Friday, November 18, 2011

Beneficial Insects

Here is some good advice from a master gardener (my mom).

Lacewing Fly

(Images courtesy of Marlin RiceIowa State University)
 Their diet consists of  aphids, mealybugs, bollworms, spider mites, whiteflies, and small lepidopteran larvae.

Predacious Ground Beetles
(Images courtesy of University of Washington)
    Ground beetles eat insects, snails, slugs, cut worms, and maggots.

          Lady Beetle
(Image courtesy of
Lady beetles primarily eat aphids and at times, white flies.

(Image courtesy of
These guys hover, annoyingly around you in the garden like bees, but the larvae eat aphids, mealy bugs and others.

Parasitic mini wasps
          (Image courtesy of
                    These guys never sting. Their "stingers" allow them to lay eggs inside moth, beetle and fly larvae, moth eggs, various insect pupae and adult caterpillars.

Tachinid fly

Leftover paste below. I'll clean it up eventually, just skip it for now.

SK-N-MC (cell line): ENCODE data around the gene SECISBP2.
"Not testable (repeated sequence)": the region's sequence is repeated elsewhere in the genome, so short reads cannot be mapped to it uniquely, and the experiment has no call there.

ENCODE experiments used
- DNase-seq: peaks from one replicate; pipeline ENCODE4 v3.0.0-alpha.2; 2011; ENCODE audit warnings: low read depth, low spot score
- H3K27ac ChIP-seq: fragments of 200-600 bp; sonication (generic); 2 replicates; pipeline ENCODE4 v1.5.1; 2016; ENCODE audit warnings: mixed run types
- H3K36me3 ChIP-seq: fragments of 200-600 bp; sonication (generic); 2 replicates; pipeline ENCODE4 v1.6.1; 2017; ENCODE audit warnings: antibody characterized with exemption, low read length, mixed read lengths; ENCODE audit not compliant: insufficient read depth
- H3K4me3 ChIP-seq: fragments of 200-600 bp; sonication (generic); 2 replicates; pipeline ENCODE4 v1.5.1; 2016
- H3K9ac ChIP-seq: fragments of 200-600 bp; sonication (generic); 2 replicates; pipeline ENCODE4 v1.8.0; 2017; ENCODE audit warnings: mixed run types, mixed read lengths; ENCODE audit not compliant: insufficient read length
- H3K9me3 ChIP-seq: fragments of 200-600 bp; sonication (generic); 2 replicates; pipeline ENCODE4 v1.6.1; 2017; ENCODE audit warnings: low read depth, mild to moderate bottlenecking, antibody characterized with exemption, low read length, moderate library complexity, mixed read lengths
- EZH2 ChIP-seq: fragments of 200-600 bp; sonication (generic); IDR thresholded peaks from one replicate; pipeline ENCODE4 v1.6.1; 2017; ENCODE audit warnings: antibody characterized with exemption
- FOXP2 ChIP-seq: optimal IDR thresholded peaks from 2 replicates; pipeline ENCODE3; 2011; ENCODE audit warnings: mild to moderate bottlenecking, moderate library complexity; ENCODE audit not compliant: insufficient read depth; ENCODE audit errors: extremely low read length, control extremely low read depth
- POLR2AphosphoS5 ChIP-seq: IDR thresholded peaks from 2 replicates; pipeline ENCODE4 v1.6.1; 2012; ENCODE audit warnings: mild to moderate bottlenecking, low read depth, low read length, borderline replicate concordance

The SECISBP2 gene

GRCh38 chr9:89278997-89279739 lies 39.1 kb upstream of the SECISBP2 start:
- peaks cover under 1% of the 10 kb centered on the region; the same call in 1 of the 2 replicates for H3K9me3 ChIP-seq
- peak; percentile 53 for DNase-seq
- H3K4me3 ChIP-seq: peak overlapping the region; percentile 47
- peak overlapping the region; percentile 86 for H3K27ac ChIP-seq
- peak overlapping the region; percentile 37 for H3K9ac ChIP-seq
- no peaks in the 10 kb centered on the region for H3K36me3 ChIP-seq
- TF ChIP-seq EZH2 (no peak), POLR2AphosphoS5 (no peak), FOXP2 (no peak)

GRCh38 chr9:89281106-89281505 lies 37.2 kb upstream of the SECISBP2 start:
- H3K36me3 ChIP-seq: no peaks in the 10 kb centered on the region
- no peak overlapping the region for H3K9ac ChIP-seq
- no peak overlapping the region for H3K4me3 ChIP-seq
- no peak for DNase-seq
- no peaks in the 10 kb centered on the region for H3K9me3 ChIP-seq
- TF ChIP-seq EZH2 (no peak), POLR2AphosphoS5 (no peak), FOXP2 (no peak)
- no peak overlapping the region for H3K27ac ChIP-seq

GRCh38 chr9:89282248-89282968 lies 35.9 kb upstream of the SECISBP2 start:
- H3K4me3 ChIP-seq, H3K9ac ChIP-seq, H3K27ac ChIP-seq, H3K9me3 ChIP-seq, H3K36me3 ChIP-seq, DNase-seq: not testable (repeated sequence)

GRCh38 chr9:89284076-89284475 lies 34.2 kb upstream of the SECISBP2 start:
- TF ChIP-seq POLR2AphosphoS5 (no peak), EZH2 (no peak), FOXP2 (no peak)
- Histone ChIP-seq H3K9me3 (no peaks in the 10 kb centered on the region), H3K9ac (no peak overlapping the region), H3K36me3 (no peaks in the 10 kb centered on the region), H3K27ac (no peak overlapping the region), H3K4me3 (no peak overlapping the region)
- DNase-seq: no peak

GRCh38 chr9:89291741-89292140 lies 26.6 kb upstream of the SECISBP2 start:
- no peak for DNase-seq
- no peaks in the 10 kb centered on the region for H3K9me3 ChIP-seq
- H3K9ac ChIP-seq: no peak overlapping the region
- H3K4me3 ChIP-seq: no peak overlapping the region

(Image courtesy of
Tachinid flies lay eggs in corn earworm, imported cabbage worm, cabbage looper, cutworms, armyworms), stink bug, squash bug nymphs, beetle and fly larvae, some true bugs, and beetles
The fly in the picture is looking over a potential host to lay her eggs.

   (Photo courtesy of Department of Entomology, 
Texas A&M University)

                  Minute Pirate Bugs
Minute Pitate bugs like to lay their eggs in Aphids, bollworm, potato leafhopper nymphs, spider mites, scale insects, insect eggs, small corn borers' larvae, thrips, other small caterpillars, whiteflies.

        Damsel bug
(Image courtesy of  K. Power.)
Damsel bugs feed on aphids, leafhoppers, plant bugs, and even small caterpillars as adults and nymphs. They resemble other plant eating bugs, so look for the narrow head for the good guys.

   Big eyed bugs 

    (Image courtesy of
Big eyed bugs feed on small insects like spider mite, leaf hoppers, insect eggs, and other mites.

 These are a few of the beneficial insects in Western Washington.  

Have you seen these?

There is a gallery of insects in our gardens each summer. We see them as we weed, water, and pick the produce of the garden plants. The question is, are they beneficial insects or pestiferous. Here are couple pictures of the “good guys” that I bet you saw, but didn't know which ones they were. 

       Green lacewing

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